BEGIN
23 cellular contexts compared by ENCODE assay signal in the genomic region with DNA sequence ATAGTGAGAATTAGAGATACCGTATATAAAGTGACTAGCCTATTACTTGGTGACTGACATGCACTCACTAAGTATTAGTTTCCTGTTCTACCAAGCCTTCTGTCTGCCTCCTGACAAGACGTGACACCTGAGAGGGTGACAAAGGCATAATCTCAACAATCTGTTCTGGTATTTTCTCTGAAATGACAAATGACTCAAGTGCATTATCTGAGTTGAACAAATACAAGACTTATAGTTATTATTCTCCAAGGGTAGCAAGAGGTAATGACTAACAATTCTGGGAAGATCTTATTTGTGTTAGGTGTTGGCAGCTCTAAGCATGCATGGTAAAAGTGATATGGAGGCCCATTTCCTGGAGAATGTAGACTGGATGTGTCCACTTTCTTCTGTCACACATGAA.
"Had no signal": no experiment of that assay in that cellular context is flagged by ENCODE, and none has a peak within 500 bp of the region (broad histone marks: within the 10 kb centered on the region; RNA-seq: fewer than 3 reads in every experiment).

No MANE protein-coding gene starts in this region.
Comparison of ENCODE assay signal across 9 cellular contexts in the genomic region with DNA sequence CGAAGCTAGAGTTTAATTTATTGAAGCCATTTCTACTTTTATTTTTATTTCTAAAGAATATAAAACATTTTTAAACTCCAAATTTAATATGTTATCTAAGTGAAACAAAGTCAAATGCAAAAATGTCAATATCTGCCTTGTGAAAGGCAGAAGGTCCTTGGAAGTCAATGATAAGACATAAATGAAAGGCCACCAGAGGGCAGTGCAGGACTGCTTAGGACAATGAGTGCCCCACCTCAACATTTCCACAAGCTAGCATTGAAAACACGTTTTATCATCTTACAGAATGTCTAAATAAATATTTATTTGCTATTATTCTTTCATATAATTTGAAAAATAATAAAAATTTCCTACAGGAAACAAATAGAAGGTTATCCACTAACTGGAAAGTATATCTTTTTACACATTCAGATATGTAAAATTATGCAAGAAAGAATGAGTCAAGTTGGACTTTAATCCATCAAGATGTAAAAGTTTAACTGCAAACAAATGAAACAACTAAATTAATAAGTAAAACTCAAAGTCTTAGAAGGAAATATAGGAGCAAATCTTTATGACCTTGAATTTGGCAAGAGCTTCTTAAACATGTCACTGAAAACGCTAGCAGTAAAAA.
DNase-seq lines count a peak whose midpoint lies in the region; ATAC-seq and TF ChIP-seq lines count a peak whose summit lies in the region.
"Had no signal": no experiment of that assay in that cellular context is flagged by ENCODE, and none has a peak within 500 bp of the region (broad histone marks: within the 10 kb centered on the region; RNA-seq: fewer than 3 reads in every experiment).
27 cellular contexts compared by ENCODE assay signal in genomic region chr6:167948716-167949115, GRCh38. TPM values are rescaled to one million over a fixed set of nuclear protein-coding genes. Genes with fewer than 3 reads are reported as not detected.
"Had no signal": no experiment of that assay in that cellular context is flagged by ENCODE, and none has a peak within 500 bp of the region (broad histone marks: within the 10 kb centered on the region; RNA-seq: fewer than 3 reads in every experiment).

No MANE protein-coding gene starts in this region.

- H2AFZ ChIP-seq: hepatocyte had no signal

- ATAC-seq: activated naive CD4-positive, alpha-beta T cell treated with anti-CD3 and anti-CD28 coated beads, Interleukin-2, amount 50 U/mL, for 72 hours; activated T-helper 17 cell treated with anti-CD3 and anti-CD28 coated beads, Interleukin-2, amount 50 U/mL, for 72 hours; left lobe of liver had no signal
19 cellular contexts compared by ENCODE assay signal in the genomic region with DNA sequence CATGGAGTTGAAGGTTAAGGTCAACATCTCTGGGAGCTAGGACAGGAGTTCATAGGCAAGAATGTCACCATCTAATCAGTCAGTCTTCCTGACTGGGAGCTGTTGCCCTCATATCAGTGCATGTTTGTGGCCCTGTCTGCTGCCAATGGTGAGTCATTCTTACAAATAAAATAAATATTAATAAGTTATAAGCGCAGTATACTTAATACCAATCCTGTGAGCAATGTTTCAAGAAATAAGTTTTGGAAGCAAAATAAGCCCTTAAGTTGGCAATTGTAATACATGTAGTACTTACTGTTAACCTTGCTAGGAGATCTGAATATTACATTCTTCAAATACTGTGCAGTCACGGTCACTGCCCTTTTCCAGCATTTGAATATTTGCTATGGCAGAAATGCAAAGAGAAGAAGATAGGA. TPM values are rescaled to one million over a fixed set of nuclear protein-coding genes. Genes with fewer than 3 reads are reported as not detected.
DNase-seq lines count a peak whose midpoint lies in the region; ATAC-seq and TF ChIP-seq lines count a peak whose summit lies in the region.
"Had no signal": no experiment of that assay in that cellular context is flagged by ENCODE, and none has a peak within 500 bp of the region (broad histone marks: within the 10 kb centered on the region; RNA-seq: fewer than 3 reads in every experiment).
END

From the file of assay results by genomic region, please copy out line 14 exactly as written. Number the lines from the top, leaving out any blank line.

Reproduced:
"Had no signal": no experiment of that assay in that cellular context is flagged by ENCODE, and none has a peak within 500 bp of the region (broad histone marks: within the 10 kb centered on the region; RNA-seq: fewer than 3 reads in every experiment).